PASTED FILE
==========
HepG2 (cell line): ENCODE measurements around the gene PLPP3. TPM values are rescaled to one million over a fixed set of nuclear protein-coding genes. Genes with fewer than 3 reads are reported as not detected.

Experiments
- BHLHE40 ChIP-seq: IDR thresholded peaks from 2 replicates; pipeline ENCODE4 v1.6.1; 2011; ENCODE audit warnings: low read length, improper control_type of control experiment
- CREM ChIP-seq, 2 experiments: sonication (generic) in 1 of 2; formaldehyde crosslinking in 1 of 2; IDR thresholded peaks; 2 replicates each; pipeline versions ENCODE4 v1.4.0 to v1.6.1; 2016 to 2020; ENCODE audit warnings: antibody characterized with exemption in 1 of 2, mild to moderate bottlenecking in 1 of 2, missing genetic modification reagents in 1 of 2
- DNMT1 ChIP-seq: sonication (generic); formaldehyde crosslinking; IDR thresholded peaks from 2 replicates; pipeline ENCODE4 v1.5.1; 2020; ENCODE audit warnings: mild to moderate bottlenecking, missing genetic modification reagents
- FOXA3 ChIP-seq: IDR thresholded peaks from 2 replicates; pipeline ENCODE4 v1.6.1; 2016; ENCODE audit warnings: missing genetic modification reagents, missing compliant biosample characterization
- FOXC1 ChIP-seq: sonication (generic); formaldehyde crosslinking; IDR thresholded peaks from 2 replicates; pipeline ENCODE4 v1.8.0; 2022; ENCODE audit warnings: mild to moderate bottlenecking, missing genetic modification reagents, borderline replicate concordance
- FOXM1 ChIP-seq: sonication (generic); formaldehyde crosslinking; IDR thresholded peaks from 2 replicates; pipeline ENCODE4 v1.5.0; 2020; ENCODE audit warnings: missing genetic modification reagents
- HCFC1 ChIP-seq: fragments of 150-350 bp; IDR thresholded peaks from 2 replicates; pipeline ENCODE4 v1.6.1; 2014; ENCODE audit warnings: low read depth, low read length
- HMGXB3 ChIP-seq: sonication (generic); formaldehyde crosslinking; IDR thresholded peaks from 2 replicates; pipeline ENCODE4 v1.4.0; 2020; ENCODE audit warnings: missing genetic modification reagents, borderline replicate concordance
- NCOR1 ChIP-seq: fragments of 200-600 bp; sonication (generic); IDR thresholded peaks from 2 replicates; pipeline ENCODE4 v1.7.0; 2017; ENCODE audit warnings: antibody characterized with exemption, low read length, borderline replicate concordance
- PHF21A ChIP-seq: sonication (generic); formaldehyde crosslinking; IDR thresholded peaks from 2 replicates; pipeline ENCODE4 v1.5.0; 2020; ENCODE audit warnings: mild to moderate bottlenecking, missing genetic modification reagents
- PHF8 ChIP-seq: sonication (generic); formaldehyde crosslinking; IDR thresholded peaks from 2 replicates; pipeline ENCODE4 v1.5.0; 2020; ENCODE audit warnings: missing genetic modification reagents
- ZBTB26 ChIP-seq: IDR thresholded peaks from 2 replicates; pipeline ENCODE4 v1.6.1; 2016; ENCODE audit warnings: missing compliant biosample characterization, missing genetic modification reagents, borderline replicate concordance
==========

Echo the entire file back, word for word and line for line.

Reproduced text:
HepG2 (cell line): ENCODE measurements around the gene PLPP3. TPM values are rescaled to one million over a fixed set of nuclear protein-coding genes. Genes with fewer than 3 reads are reported as not detected.

Experiments
- BHLHE40 ChIP-seq: IDR thresholded peaks from 2 replicates; pipeline ENCODE4 v1.6.1; 2011; ENCODE audit warnings: low read length, improper control_type of control experiment
- CREM ChIP-seq, 2 experiments: sonication (generic) in 1 of 2; formaldehyde crosslinking in 1 of 2; IDR thresholded peaks; 2 replicates each; pipeline versions ENCODE4 v1.4.0 to v1.6.1; 2016 to 2020; ENCODE audit warnings: antibody characterized with exemption in 1 of 2, mild to moderate bottlenecking in 1 of 2, missing genetic modification reagents in 1 of 2
- DNMT1 ChIP-seq: sonication (generic); formaldehyde crosslinking; IDR thresholded peaks from 2 replicates; pipeline ENCODE4 v1.5.1; 2020; ENCODE audit warnings: mild to moderate bottlenecking, missing genetic modification reagents
- FOXA3 ChIP-seq: IDR thresholded peaks from 2 replicates; pipeline ENCODE4 v1.6.1; 2016; ENCODE audit warnings: missing genetic modification reagents, missing compliant biosample characterization
- FOXC1 ChIP-seq: sonication (generic); formaldehyde crosslinking; IDR thresholded peaks from 2 replicates; pipeline ENCODE4 v1.8.0; 2022; ENCODE audit warnings: mild to moderate bottlenecking, missing genetic modification reagents, borderline replicate concordance
- FOXM1 ChIP-seq: sonication (generic); formaldehyde crosslinking; IDR thresholded peaks from 2 replicates; pipeline ENCODE4 v1.5.0; 2020; ENCODE audit warnings: missing genetic modification reagents
- HCFC1 ChIP-seq: fragments of 150-350 bp; IDR thresholded peaks from 2 replicates; pipeline ENCODE4 v1.6.1; 2014; ENCODE audit warnings: low read depth, low read length
- HMGXB3 ChIP-seq: sonication (generic); formaldehyde crosslinking; IDR thresholded peaks from 2 replicates; pipeline ENCODE4 v1.4.0; 2020; ENCODE audit warnings: missing genetic modification reagents, borderline replicate concordance
- NCOR1 ChIP-seq: fragments of 200-600 bp; sonication (generic); IDR thresholded peaks from 2 replicates; pipeline ENCODE4 v1.7.0; 2017; ENCODE audit warnings: antibody characterized with exemption, low read length, borderline replicate concordance
- PHF21A ChIP-seq: sonication (generic); formaldehyde crosslinking; IDR thresholded peaks from 2 replicates; pipeline ENCODE4 v1.5.0; 2020; ENCODE audit warnings: mild to moderate bottlenecking, missing genetic modification reagents
- PHF8 ChIP-seq: sonication (generic); formaldehyde crosslinking; IDR thresholded peaks from 2 replicates; pipeline ENCODE4 v1.5.0; 2020; ENCODE audit warnings: missing genetic modification reagents
- ZBTB26 ChIP-seq: IDR thresholded peaks from 2 replicates; pipeline ENCODE4 v1.6.1; 2016; ENCODE audit warnings: missing compliant biosample characterization, missing genetic modification reagents, borderline replicate concordance